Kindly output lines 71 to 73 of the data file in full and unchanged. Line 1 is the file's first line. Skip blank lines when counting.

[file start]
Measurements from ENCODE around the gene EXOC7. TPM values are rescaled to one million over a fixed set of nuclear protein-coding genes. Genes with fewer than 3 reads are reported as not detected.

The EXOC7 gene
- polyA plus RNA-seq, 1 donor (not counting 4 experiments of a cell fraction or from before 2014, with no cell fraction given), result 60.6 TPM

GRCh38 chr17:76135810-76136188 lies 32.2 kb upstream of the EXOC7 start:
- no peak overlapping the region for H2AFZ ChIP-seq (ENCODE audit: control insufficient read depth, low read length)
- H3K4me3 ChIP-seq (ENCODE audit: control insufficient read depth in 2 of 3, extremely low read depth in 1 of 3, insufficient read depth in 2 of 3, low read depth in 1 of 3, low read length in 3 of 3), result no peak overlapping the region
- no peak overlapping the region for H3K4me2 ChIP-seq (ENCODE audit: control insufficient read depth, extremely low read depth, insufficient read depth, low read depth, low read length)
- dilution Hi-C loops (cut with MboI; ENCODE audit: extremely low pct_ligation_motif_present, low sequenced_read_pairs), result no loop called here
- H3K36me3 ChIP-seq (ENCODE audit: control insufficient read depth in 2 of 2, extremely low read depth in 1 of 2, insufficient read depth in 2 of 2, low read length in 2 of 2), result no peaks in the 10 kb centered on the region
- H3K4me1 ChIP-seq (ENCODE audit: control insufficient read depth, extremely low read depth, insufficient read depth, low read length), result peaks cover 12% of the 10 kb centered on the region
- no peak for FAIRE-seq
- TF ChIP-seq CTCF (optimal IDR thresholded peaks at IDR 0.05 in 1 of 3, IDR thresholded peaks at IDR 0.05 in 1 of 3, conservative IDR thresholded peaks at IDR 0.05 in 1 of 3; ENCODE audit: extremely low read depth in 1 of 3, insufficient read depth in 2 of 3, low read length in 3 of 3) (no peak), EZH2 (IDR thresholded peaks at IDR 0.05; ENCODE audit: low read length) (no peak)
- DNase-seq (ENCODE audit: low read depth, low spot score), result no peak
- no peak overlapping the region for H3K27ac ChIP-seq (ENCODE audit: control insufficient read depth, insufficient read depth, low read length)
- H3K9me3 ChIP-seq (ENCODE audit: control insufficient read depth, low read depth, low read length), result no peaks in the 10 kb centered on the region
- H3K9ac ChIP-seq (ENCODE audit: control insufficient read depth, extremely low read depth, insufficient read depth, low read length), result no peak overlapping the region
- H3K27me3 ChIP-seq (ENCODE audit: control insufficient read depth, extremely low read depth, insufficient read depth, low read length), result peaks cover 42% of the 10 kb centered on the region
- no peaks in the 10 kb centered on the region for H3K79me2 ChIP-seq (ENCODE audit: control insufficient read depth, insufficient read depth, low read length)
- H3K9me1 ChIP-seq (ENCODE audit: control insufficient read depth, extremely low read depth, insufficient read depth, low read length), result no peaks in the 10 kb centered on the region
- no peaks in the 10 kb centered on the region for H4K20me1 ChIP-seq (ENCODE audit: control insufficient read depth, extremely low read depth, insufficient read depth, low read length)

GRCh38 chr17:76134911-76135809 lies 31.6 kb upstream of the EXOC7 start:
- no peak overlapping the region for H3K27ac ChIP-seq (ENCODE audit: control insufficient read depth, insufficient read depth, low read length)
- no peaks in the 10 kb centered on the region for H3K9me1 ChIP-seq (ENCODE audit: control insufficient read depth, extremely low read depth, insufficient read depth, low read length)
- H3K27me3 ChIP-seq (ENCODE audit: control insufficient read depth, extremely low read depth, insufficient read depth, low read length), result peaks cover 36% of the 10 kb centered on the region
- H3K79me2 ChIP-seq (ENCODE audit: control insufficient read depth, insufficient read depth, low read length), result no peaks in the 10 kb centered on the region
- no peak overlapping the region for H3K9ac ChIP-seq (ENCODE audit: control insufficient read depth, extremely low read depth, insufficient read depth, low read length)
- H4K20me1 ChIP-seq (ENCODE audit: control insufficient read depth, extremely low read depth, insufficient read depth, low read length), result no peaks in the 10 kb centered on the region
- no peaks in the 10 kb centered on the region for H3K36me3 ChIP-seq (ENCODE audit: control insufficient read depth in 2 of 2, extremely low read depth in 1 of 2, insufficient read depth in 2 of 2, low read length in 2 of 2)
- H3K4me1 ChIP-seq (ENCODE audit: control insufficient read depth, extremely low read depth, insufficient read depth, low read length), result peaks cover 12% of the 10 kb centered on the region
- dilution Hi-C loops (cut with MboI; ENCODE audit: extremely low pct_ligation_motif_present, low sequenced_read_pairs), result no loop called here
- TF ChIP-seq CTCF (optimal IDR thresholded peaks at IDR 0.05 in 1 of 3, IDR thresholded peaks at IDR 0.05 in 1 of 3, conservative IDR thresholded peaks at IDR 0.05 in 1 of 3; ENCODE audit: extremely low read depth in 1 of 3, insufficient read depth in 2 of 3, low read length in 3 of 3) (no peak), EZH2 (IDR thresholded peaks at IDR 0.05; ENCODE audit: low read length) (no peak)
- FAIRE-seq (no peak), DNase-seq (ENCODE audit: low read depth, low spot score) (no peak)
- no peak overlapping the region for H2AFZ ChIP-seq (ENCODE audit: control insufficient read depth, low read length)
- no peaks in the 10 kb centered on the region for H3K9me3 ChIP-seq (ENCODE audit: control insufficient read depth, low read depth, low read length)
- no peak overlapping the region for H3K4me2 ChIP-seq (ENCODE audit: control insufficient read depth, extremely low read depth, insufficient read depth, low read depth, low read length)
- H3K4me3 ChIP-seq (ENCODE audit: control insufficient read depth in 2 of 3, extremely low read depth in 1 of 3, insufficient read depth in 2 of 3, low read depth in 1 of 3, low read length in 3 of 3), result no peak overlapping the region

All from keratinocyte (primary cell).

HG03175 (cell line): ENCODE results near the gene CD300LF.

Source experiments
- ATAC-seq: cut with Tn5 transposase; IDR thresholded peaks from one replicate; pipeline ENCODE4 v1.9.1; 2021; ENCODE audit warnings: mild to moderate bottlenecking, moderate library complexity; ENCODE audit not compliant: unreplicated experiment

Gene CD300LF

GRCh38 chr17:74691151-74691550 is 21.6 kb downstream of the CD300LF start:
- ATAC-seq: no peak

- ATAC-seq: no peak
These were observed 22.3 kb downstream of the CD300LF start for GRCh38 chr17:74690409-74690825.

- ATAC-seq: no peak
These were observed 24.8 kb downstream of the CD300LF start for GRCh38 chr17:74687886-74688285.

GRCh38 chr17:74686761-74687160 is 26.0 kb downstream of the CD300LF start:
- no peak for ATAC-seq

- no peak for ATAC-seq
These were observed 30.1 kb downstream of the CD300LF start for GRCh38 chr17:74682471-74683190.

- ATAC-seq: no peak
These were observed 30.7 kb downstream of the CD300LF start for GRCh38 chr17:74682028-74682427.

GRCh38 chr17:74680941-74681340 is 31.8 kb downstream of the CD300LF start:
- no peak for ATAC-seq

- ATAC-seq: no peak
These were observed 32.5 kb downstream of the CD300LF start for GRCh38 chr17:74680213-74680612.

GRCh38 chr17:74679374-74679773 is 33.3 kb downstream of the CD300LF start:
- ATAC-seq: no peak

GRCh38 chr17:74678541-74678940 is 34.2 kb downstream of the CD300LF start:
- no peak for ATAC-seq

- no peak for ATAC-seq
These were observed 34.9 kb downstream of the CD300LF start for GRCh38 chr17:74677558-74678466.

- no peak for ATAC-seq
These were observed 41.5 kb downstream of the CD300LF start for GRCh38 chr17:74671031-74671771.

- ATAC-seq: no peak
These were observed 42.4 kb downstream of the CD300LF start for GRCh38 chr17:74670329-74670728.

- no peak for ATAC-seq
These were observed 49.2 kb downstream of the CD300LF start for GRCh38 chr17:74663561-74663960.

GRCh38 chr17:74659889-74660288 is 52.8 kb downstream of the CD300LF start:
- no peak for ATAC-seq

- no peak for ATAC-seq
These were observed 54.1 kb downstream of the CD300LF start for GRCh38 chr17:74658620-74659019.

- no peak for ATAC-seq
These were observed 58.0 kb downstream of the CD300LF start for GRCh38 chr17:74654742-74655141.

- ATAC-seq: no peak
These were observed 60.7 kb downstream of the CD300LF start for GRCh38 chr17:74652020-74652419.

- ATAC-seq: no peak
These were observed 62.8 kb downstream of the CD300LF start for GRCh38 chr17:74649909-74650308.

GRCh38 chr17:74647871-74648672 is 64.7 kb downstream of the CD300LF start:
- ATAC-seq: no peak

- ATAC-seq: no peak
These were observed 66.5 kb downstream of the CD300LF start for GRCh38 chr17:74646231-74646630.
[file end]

- no peak for ATAC-seq

- no peak for ATAC-seq
These were observed 54.1 kb downstream of the CD300LF start for GRCh38 chr17:74658620-74659019.